As Judd's "treatments" continue he becomes more remote. I never got a grip on what exactly these treatments entailed but it really didn't matter, as Robbins spent more time on the priapistic side effects Judd suffered. In Robbins, everything comes down to the groin, no matter the topic. The trouble again is that we never really get to see what makes Judd tick. He wants to live forever, that's that. After awhile I realized this is just Robbins's shtick. Like the heroes of Greek myth, Robbins's protagonists are not introspective; they live in the Eternal Now and we can only understand them from their actions alone.
But when the narrative stops at 1980 and then picks up in 1984, Judd is even more distant from us. He's become a sort of mystic, sitting in a Lotus position through the night and astrally voyaging into the furthest reaches of inner space. At night he sleeps with two women beside him, to "balance his ying and yang." Weekly he has new women shipped in, sleeping with one a night, but never orgasming. This too is explained in cryptic New Age-isms, and we must infer that Judd has gotten this way due to the treatments he has undergone, which are making him something other than human.
Sofia too suffers as a character, coming off as a lying turncoat. But this is mandatory in Robbins, where the majority of the female characters are destroyers-of-men. The problem is, Sofia is supposed to be in love with Judd. There are many sequences where she will reunite with Judd and swear to him everything's fine, and then Judd will discover that the KGB or the CIA are hunting for her, as she has stolen some important documents or whatnot. There are also her ties with the KGB, which makes Judd suspect Sofia up to the very end. She comes off quite poorly, snorting coke every other page and basically lying to everyone.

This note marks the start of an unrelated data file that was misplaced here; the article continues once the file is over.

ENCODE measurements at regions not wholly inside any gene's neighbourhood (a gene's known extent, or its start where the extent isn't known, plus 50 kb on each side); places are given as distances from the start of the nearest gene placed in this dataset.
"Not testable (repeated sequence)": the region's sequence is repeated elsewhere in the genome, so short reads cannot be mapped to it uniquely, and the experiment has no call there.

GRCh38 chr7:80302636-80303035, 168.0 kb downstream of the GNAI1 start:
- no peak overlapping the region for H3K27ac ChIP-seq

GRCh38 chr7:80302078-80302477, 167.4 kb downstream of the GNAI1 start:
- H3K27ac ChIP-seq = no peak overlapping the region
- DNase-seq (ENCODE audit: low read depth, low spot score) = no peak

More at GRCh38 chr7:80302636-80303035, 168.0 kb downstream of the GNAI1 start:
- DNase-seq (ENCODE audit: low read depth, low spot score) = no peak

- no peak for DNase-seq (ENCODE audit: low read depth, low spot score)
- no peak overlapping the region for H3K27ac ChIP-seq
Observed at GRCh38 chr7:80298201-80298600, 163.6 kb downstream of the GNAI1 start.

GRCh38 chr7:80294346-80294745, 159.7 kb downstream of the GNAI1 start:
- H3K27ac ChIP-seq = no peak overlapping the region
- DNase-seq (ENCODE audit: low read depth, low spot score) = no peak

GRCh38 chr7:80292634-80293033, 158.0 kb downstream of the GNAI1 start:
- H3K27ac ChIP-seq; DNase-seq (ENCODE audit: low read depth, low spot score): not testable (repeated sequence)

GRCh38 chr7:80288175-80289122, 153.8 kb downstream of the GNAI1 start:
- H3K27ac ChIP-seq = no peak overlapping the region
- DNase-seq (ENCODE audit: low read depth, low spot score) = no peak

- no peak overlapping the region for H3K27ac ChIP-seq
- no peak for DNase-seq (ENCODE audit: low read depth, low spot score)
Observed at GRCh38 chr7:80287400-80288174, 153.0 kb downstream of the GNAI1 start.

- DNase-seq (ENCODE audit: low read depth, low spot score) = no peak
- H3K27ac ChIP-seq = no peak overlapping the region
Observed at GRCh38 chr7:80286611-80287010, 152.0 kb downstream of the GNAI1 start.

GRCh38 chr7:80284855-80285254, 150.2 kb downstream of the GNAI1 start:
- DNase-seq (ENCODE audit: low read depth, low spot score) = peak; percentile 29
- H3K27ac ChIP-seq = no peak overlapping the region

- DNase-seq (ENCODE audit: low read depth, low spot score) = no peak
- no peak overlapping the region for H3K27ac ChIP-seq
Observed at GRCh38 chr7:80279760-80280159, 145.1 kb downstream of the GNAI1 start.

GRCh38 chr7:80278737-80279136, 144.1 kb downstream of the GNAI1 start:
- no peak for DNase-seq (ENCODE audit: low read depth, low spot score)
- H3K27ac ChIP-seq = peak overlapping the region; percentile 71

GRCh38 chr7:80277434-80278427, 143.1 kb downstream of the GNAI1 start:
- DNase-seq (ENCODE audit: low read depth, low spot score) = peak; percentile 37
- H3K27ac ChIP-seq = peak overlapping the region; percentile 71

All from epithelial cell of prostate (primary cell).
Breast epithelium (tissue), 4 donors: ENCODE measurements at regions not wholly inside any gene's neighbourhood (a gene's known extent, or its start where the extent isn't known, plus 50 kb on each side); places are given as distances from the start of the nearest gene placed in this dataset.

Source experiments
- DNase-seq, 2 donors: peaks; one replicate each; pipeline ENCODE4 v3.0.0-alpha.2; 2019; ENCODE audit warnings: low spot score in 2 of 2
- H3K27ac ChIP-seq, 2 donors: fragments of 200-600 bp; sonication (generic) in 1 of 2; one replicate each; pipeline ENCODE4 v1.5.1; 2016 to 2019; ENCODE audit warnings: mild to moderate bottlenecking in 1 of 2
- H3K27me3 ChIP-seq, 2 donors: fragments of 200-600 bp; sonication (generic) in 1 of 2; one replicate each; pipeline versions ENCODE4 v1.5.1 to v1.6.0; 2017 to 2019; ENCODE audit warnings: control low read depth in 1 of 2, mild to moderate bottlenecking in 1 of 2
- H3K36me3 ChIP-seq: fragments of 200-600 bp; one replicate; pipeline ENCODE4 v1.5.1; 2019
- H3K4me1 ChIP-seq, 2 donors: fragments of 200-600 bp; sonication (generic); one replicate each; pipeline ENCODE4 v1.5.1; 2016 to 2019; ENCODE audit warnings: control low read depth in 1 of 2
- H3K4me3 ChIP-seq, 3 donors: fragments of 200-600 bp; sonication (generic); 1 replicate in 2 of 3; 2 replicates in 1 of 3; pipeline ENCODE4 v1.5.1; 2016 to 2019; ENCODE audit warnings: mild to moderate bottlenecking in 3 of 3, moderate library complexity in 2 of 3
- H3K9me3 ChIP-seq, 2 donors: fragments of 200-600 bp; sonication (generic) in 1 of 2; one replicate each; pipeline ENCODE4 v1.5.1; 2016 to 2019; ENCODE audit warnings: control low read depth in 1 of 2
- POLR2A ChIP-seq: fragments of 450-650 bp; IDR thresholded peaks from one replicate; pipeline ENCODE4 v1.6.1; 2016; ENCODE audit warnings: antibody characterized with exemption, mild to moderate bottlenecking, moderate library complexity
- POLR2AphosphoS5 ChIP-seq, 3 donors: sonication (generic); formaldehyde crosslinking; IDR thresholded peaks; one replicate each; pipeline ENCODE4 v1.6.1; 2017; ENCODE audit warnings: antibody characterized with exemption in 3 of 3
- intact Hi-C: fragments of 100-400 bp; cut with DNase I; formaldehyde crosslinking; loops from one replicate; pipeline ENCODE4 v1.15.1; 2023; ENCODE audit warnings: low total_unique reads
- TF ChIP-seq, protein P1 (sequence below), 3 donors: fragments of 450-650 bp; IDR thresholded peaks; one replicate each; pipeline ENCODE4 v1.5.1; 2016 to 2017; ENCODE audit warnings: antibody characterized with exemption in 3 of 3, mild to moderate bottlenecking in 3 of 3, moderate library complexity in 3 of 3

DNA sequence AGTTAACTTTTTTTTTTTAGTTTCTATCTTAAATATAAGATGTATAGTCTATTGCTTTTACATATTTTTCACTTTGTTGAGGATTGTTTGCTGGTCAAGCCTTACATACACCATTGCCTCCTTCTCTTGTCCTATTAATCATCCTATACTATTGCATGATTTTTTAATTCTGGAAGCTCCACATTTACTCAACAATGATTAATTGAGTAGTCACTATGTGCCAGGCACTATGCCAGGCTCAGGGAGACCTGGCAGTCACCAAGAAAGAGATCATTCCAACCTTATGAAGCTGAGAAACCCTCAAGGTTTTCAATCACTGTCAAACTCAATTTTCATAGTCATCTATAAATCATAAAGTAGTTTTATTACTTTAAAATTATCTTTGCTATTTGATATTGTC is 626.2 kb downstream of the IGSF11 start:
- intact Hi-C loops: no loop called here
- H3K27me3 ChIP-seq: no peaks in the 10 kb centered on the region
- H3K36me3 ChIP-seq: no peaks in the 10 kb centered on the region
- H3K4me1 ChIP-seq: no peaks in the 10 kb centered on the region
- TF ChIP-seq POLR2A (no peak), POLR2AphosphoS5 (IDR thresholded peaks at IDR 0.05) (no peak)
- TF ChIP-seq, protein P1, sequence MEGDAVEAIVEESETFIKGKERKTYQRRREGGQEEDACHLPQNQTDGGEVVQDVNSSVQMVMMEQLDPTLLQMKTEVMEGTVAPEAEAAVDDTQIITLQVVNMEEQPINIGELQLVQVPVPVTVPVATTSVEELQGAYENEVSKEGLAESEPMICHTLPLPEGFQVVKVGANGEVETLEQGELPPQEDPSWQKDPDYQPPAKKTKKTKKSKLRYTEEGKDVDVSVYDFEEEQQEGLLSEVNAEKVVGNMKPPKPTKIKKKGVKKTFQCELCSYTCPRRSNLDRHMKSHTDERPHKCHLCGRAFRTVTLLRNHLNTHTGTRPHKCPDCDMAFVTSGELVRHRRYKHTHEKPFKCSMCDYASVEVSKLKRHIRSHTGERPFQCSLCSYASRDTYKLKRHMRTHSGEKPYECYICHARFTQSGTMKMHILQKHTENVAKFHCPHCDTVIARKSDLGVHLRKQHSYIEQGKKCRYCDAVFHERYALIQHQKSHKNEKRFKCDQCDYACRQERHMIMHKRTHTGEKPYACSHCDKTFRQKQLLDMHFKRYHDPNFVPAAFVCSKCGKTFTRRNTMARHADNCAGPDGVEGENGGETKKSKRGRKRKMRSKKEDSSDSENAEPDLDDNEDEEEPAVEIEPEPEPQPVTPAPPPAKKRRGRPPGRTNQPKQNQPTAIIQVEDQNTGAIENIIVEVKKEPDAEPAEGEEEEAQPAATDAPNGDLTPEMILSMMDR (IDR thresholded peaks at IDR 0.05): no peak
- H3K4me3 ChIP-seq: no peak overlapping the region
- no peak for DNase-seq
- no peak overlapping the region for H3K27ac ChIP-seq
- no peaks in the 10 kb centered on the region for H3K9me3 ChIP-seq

I can't go any further without mentioning all of the sex. There's a lot of weird and hilarious stuff going down in Descent From Xanadu. For one, the way the men talk to the women...they say stuff to them that would get a guy slapped in the real world, but the ladies here love it. And it isn't just the things they say. In a bizarre flashback Judd admits to his stepmother that he has always found her attractive and used to masturbate, thinking about her; Judd then drops his trousers and does the deed right before her (flattered) eyes, having her clean him up afterwards! And then there's an even stranger scene where Nicolai, Sofia's KGB lover, is reunited with Sofia after a few years apart; he confronts her as she's in the tub, pours champagne on his "erect phallus," and delivers the unforgetable line: "You loved champagne and you loved my prick. Let's see if you remember. Now drink both of them!"
Yes, this is quite an entertaining novel. It's a lot more streamlined that The Adventurers and more exciting to boot. As the novel races for its conclusion in Judd's own "hidden atomic city" Xanadu, we get more last-second revelations and gun fights, all of it culminating in Judd learning some important life lessons so Robbins can deliver one of his trademark (and effective) sentimental endings.
Highly recommended for anyone who has yet to delve into the lurid world of Harold Robbins.